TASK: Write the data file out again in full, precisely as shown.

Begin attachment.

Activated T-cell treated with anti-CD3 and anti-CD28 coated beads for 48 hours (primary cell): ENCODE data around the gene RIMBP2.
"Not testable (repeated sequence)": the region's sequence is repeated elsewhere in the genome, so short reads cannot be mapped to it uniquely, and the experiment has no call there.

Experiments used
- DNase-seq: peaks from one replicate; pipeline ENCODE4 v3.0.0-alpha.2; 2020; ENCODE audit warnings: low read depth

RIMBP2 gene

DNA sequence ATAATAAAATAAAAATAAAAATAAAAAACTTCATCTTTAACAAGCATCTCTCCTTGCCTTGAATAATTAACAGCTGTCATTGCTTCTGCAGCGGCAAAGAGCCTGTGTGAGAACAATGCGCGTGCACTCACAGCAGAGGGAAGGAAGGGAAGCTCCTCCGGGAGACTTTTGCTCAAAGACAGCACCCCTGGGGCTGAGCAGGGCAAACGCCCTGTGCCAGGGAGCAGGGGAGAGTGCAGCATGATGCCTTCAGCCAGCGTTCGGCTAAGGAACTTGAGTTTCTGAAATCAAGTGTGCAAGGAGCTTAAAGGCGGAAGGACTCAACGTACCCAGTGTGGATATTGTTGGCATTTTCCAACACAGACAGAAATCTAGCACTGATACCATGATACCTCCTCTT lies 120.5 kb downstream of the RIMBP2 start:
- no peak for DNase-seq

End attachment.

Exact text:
Activated T-cell treated with anti-CD3 and anti-CD28 coated beads for 48 hours (primary cell): ENCODE data around the gene RIMBP2.
"Not testable (repeated sequence)": the region's sequence is repeated elsewhere in the genome, so short reads cannot be mapped to it uniquely, and the experiment has no call there.

Experiments used
- DNase-seq: peaks from one replicate; pipeline ENCODE4 v3.0.0-alpha.2; 2020; ENCODE audit warnings: low read depth

RIMBP2 gene

DNA sequence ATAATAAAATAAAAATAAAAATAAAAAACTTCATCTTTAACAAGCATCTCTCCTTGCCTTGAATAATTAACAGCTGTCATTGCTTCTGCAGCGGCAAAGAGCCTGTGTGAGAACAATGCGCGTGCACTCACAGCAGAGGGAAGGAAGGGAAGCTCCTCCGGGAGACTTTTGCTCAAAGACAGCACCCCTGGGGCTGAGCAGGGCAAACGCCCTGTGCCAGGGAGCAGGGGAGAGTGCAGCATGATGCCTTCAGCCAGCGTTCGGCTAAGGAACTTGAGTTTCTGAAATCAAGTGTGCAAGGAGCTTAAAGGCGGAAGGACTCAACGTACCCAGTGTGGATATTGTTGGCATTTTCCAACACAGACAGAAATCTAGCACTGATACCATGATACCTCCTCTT lies 120.5 kb downstream of the RIMBP2 start:
- no peak for DNase-seq